Exposing Male Violence Against Lesbians

8. Anonymous 20/03/2021

When I was a child I had one friend, a boy. I know now that we were both autistic. At the time none of us was diagnosed yet, but we already knew that we were both awkward and nerdy. When we were 14, we went on a holiday trip together. Of course there was nothing sexual about it. It was all about the architecture of medieval churches. But I was not prepared for the barrage of verbal sexual abuse that followed. My stepfather and male friends of my mother's made incredibly rude comments about what we allegedly had done on that trip - for decades. It was so bad that I could no longer stand being in touch with him, and after my mother had passed away, I made myself unavailable for my stepfather, too. Only days after my mother had passed away, my stepfather told me his fantasies about how my childhood friend had pissed into my hand, then claimed the nickname he and my mother had had for him had been "hand pisser".

I was neurodivergent in more than one way (ASD and ADD) but the only thing my parents and their friends ever noticed about me was that I was not interested in boys. (I wasn't diagnosed until years after my mother's death.) My mother and father both were physicians, yet the only thing that mattered to them was when I was going to be laid, by a guy, of course. Other girls have parents who lock them in for fear that they might fool around with boys. My parents and stepfather pestered me because I had no intention to fool around with boys. My father is from a country where unmarried women traditionally don't get to exist, and he told me it was time for me to find a husband when I was 21. After my mother had passed away, I read her journal from when she was 15, and I understood why she was so obsessed with my sexuality when I was the same age. She had been a brilliant girl in a small town, but because she was brilliant and not conventionally pretty, the boys in that small town ignored her. It caused her a lot of pain which she never forgot. Therefore, she assumed that my inner turmoil must have the same cause, although she read my journal and knew full well that it wasn't. I was not conventionally pretty, either, but I didn't mind. On the contrary, I was happy for every attention the guys spared me. Especially since a cousin of my mother's, with whom she was very close, subjected me to relentless verbal sexual harassment, to the amusement of her and his family. The other circumstances were very different, too. I did not live in a small town but in a city. I did not have a lack of opportunity to go out and party, but an overabundance of it, and I annoyed everyone, teachers included, by staying at home and spending my nights with my books instead. (Unfortunately for me, my special interest didn't exactly match the school curriculum.) Unlike my mother, I was not brilliant, at least not outwardly. I was emotionally dependent on a teacher of mine, a woman who had been the first person to appreciate my mind. I was terrified that she might change her opinion. The other feelings I had for her I did not dare to put into words, not even in my journal. My mother decided that it was not love. It brought me close to mental breakdown.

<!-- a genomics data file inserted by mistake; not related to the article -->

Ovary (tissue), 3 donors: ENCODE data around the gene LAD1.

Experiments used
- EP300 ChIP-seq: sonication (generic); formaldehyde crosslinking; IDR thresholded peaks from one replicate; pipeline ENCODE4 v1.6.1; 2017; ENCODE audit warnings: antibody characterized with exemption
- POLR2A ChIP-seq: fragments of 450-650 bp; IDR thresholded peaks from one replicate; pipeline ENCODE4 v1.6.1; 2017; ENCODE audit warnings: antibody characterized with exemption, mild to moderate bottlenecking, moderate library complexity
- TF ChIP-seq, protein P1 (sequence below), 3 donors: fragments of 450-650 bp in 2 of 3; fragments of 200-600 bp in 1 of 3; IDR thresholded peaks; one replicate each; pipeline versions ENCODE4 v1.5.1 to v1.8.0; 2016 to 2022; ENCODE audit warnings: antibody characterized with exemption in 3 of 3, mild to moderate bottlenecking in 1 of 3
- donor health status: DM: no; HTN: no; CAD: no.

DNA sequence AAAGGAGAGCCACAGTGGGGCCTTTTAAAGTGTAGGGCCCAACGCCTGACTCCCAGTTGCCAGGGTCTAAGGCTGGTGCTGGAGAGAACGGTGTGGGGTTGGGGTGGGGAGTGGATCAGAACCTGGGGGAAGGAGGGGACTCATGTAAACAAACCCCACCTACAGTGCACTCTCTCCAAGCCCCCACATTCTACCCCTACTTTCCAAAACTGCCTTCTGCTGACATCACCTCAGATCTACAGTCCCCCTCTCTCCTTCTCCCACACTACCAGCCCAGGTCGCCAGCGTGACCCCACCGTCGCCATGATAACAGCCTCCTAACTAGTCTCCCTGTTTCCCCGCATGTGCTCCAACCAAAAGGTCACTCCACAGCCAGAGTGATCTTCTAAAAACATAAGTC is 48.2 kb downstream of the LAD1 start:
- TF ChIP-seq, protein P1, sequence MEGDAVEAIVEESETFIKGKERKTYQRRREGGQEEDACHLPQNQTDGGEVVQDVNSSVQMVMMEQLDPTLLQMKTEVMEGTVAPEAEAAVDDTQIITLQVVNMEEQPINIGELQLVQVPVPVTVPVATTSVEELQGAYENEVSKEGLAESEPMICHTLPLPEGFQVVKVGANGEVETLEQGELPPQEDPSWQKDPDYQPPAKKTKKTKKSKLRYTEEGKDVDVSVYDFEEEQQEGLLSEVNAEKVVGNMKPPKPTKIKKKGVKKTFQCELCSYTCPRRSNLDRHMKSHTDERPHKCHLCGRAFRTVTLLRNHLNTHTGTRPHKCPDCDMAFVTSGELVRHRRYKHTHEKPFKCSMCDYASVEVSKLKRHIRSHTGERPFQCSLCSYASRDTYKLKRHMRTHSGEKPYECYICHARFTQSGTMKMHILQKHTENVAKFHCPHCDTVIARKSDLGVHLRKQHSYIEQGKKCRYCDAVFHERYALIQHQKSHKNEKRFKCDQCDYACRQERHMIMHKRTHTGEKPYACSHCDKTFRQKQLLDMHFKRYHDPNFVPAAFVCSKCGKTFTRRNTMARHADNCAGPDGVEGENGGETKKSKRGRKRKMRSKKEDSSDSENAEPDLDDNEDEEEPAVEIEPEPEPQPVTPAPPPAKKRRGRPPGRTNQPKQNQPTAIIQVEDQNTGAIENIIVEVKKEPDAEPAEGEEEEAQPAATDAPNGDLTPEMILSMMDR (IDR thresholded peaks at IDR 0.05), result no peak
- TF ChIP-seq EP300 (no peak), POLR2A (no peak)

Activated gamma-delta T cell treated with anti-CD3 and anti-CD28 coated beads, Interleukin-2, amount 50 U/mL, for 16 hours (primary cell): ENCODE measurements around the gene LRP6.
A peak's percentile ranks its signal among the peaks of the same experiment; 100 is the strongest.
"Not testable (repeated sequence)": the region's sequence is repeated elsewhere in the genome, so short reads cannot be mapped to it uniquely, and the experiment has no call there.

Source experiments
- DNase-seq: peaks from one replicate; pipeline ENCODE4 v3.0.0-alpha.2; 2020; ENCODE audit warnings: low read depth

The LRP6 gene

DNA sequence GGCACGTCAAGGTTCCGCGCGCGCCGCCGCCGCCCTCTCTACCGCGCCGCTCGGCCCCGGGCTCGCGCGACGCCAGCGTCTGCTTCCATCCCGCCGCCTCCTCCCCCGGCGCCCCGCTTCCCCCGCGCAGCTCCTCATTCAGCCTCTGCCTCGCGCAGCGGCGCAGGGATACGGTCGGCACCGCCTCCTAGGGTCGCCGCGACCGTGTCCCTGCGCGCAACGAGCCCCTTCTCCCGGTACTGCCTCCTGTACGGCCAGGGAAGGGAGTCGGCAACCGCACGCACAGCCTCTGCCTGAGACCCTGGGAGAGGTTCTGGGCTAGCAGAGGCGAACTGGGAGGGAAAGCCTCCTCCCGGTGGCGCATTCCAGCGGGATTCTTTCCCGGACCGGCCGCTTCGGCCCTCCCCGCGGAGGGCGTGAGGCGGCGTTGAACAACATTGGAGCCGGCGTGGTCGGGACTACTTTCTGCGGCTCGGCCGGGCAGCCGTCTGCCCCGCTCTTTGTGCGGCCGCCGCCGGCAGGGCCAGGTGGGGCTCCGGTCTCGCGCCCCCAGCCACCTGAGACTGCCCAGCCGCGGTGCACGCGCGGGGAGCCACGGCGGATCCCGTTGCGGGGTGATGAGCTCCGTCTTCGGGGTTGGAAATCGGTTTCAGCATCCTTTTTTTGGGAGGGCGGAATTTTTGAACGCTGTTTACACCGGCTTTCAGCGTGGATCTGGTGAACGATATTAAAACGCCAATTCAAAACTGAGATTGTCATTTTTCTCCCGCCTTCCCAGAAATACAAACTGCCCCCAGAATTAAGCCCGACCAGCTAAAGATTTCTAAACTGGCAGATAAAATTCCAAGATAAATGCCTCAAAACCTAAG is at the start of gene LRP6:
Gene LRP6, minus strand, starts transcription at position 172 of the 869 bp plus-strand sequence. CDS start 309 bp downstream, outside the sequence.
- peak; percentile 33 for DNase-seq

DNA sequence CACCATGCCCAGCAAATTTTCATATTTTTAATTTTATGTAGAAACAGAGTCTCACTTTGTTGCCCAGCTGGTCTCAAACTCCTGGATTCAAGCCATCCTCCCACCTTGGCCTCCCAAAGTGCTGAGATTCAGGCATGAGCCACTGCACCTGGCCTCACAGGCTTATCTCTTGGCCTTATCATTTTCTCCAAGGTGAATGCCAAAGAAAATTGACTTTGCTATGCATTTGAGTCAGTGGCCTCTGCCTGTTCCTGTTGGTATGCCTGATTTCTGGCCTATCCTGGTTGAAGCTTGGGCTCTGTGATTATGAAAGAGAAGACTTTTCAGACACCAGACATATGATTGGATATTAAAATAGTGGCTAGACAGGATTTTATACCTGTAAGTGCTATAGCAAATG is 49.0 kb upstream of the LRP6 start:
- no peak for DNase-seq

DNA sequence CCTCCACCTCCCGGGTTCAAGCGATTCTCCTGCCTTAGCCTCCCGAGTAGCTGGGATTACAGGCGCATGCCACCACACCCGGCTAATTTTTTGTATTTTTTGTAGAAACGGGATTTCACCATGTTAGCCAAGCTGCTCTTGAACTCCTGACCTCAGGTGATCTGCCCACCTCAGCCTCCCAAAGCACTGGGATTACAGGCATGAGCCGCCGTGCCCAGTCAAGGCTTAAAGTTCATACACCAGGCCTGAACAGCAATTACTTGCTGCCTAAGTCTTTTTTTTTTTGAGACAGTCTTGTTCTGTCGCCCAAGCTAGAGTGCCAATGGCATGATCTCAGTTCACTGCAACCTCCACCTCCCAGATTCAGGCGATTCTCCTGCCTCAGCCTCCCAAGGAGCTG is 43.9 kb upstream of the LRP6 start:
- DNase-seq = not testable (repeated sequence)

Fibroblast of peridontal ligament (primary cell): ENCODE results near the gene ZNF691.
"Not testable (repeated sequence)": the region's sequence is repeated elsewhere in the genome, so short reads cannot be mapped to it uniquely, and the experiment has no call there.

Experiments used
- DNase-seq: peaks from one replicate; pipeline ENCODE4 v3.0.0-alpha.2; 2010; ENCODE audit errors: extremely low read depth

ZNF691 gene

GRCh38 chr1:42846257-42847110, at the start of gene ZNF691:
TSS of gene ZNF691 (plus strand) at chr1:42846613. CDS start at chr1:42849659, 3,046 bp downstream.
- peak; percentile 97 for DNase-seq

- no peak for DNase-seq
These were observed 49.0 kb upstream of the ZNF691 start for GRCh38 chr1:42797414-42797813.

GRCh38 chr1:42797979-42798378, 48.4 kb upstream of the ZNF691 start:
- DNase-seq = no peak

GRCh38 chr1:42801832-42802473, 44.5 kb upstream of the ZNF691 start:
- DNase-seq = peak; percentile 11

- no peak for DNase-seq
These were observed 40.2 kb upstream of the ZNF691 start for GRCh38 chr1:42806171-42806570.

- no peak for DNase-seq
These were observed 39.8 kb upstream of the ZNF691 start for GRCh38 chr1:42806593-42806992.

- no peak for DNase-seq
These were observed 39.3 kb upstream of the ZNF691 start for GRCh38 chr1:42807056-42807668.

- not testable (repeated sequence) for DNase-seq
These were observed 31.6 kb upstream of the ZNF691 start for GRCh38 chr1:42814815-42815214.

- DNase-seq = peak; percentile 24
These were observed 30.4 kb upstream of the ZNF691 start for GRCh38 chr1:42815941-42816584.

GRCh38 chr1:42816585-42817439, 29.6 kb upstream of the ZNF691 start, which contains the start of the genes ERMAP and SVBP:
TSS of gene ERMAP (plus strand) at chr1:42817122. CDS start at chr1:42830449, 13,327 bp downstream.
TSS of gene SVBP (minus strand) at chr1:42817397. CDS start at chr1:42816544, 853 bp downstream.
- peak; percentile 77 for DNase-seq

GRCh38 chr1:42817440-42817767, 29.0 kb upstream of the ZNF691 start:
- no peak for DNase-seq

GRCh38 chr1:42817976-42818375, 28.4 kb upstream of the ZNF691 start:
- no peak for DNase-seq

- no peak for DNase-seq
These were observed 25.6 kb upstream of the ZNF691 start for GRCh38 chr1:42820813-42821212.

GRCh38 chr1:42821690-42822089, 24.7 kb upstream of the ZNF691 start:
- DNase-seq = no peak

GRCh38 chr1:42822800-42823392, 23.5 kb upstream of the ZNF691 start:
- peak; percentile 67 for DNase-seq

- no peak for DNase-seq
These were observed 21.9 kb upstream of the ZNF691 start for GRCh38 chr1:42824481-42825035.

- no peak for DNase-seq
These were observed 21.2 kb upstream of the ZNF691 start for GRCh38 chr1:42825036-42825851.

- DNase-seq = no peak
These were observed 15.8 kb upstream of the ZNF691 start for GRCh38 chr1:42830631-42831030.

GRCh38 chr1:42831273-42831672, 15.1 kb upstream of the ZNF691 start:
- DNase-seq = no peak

While I spent my life with books, my parents and stepfather continued counting "the men in my life". Especially the fathers. While my mother eventually accepted that I was a lesbian except that she hoped that I eventually would "lapse", as she put it, and give her a grandchild (a favour I couldn't do her), the fathers brought up every guy

I had ever met whenever we met and wanted to know if I there had been a follow-up.

I haven't been in touch with them for more than ten years. I don't even know if they are still alive. But the memory still haunts me.

I beg your indulgence for having written this on my cell phone without much editing. I don't have a computer at my disposal right now, and I couldn't wait.